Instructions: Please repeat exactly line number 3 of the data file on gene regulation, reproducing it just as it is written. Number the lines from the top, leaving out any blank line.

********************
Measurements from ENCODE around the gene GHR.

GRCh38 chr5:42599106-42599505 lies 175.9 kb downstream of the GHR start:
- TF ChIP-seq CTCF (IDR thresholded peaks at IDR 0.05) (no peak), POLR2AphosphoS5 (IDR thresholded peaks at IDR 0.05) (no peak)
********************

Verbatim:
- TF ChIP-seq CTCF (IDR thresholded peaks at IDR 0.05) (no peak), POLR2AphosphoS5 (IDR thresholded peaks at IDR 0.05) (no peak)